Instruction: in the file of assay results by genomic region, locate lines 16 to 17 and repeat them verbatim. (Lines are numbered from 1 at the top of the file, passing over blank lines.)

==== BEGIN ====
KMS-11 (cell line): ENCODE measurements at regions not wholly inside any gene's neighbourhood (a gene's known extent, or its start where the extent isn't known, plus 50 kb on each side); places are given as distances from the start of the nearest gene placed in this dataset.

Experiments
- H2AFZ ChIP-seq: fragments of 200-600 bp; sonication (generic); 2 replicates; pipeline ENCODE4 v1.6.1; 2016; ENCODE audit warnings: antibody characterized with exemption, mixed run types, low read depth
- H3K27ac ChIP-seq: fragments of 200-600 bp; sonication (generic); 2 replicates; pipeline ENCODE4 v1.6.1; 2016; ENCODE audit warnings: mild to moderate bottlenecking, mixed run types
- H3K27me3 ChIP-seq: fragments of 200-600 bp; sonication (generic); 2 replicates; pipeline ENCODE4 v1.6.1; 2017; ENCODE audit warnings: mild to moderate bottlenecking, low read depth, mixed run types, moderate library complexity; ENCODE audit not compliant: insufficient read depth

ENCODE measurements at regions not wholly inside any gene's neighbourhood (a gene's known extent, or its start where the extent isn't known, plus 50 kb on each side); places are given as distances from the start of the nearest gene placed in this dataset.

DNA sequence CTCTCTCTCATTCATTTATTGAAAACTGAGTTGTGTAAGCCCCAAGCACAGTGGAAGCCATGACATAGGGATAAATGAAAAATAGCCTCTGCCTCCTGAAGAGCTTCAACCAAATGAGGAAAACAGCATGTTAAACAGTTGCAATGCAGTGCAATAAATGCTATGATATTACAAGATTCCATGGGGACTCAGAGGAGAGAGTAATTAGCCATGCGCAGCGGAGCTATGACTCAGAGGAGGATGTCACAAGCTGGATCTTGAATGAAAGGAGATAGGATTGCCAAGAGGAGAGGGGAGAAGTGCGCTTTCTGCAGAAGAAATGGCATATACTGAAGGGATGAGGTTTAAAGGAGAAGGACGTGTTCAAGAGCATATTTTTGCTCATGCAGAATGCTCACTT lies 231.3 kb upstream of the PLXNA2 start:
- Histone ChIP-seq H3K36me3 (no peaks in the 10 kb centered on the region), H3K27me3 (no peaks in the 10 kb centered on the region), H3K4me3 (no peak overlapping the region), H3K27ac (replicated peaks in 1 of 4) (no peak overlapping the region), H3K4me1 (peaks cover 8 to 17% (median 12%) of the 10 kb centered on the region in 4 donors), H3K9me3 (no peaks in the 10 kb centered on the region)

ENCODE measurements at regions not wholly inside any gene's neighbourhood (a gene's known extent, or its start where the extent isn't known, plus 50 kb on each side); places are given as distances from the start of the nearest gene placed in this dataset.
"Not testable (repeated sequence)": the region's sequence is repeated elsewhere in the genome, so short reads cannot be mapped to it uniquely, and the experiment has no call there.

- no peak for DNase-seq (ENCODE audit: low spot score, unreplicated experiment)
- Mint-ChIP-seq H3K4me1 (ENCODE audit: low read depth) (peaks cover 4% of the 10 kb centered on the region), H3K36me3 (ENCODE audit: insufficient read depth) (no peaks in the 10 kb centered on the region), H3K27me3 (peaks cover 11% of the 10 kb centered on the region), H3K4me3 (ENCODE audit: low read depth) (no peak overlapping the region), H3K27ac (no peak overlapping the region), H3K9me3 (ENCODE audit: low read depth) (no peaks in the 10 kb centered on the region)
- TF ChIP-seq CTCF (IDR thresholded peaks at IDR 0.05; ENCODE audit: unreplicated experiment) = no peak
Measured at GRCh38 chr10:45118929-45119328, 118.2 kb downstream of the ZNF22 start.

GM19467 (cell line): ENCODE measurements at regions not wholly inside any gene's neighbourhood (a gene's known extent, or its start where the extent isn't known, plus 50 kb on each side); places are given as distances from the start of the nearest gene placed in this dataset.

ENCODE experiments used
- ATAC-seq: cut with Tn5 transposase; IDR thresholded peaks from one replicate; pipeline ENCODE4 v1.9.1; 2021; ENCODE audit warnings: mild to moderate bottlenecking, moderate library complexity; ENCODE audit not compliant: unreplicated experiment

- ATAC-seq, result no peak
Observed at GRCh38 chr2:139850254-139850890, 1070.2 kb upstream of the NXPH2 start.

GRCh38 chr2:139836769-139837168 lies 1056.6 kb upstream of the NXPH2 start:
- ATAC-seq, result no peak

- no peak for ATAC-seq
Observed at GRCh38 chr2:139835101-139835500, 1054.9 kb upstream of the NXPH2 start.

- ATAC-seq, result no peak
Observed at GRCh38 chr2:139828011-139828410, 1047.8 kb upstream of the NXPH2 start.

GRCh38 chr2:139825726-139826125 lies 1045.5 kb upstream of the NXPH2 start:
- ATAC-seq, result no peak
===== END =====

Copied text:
ENCODE experiments used
- ATAC-seq: cut with Tn5 transposase; IDR thresholded peaks from one replicate; pipeline ENCODE4 v1.9.1; 2021; ENCODE audit warnings: mild to moderate bottlenecking, moderate library complexity; ENCODE audit not compliant: unreplicated experiment